“One morning, we decided we were going to go on a hunger strike before breakfast. We ended the strike on a Tuesday, and the same breakfast that was served for us on Sunday was served back to us on Tuesday. I’m very proud to have come out of those times and to know that I’ve got a daughter who graduated from the University of Alabama.”
“Being black, we could not go to the jail, because we were with the march,” Jackson said. “They had what they called the Stockyard, and this is where they would put us. The NAACP would get us out, and we would march again and it would happen again. It was very tedious.”
“When we began protests and marches, we were stopped by the police on several occasions and prevented from going downtown,” Williams said. “We were told to break up this march. So, there were some anxious moments. There was the intimidation factor, because we saw some of the things that were taking place on television in Montgomery and other parts of the South, and we had no reason to think that that wouldn’t happen to us as well.”
The students march for equality among the races, to have the same opportunities that were not allowed to them.
“My purpose (for taking part in the demonstrations) was to have equality,” said Ware. “My mother worked in a place called Cherokee Restaurant for most of her life. She could cook and feed people, but if you were black, you had to go into the back of the restaurant. I didn’t think that was fair.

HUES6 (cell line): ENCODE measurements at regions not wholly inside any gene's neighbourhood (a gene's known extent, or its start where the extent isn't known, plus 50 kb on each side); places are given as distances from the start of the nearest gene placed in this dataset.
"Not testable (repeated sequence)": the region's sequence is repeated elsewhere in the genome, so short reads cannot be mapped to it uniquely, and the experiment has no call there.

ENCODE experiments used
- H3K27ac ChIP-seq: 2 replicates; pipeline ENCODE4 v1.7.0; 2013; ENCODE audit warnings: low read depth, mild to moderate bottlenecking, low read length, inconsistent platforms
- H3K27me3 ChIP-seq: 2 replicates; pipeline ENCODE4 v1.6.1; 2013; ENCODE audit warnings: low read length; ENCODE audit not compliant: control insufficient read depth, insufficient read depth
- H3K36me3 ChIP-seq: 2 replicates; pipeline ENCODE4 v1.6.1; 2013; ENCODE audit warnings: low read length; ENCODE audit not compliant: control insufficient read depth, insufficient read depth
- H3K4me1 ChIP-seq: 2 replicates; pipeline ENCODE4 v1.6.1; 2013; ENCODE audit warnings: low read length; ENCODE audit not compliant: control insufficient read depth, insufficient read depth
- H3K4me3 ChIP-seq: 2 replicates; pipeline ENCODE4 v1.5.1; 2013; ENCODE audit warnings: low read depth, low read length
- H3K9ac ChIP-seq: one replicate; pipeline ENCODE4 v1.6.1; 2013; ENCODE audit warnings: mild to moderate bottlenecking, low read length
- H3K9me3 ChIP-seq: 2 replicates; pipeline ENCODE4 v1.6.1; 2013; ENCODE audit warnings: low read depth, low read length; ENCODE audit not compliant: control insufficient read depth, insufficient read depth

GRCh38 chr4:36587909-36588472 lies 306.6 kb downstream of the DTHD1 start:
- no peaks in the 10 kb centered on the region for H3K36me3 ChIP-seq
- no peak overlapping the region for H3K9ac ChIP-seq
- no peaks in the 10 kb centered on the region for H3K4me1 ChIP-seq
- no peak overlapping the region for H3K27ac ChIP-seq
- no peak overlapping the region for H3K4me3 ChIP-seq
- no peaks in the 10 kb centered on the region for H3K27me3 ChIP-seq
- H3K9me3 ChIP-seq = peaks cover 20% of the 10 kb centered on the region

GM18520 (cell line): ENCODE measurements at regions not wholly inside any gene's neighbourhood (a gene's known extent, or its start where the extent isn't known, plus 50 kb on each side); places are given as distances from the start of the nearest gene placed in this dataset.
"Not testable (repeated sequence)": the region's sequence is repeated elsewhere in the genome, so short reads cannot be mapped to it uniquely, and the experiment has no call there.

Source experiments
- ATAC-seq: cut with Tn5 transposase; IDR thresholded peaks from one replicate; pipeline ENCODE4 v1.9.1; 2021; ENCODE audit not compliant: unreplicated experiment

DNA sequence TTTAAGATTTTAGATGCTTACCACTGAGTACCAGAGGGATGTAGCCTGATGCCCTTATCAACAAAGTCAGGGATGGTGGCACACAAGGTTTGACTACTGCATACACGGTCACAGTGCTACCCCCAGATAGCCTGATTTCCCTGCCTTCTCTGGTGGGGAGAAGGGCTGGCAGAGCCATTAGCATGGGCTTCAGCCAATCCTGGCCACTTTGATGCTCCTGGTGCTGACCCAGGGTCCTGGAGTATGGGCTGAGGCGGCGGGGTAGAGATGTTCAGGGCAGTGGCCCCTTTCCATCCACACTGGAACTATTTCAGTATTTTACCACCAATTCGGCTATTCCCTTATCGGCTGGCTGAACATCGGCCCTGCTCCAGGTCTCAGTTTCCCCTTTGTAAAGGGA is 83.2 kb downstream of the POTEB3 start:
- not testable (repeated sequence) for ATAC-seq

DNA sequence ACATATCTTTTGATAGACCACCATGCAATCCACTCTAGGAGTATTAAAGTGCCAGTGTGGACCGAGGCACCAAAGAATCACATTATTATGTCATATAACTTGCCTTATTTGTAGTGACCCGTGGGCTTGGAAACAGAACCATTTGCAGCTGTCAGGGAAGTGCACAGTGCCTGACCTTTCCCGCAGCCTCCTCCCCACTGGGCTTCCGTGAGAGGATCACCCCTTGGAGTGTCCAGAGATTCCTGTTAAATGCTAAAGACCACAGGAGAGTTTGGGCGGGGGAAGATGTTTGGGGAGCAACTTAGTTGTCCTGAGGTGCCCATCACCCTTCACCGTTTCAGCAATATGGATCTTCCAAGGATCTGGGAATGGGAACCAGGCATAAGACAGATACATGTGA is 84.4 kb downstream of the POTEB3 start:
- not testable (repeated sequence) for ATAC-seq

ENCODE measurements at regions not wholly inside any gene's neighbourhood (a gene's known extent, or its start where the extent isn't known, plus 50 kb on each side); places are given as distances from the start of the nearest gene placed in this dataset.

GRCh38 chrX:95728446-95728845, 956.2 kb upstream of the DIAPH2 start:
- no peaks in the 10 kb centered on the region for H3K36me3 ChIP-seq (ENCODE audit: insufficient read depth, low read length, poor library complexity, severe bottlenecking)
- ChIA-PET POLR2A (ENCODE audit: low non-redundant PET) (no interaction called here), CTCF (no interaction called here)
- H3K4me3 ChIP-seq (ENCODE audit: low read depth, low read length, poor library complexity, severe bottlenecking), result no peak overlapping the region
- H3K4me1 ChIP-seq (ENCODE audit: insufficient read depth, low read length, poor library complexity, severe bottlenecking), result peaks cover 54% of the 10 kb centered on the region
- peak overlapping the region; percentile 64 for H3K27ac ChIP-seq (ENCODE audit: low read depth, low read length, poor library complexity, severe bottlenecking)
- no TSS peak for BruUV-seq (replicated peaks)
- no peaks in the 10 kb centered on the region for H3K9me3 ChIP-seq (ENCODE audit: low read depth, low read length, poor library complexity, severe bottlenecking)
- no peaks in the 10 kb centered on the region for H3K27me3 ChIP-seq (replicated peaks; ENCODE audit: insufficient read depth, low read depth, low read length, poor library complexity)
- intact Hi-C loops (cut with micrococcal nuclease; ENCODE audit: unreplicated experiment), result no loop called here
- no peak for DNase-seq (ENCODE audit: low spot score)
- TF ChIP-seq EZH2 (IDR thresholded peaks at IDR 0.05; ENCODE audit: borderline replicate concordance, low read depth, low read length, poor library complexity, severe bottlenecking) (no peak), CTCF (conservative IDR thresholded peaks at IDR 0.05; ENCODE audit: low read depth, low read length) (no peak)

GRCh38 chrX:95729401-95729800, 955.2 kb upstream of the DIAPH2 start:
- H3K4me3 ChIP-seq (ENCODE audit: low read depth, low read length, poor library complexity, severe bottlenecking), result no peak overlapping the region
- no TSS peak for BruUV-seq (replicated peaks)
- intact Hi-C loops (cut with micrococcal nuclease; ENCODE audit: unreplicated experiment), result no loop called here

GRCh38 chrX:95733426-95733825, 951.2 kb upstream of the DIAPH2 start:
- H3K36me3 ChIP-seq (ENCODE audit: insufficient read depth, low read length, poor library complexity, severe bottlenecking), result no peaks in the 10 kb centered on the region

“Years ago, I used to caddy for white guys at the country club. You go by their houses, and they’ve got nice houses and beautiful places. At that time, you were not allowed to walk the street. My home is on a street where we were not allowed to walk back in 1965.”
“We could walk into the drug store and get an ice cream cone, but you couldn’t sit down at the counter or anywhere in terms of being served in those facilities,” Williams said. “Even the city park, at that point — you could walk through on the sidewalk, but you couldn’t do anything in the park.
“There were a lot of regularly segregated places there: separate restrooms at some of the gas stations, we had to sit in the balcony at the Marengo Theater, go through the side and into the balcony.”
Sixteen people from Demopolis went on the famed Selma march, marching from Demopolis to Selma, from Selma to Montgomery and from Montgomery to Washington, D.C.
The mock graduation ceremony on Wednesday will provide the class members with something they missed out on during those times.
“They said that if we had our graduation, that they would blow up the whole school,” Jackson said. “Therefore, Mr. Rowser opted not to do it, and the way that we got our diplomas was in the mail.”
The legacy of the actions of the U.S. Jones Class of 1965 is apparent to its class members.
“Because of what’s going on down there in Demopolis now, with the equality, that is because of the Class of 1965,” Jackson said.
“When you see what’s happened in the larger society, you see changes with respect to women holding office and blacks holding office in Demopolis — that is evidence of change,” Williams said. “That is a positive things, and I am glad to see that. I don’t see a turning back to old attitudes ‘in the main,’ so to speak. There will always be those attitudes, but in the main society, it has taken a turn for the better.”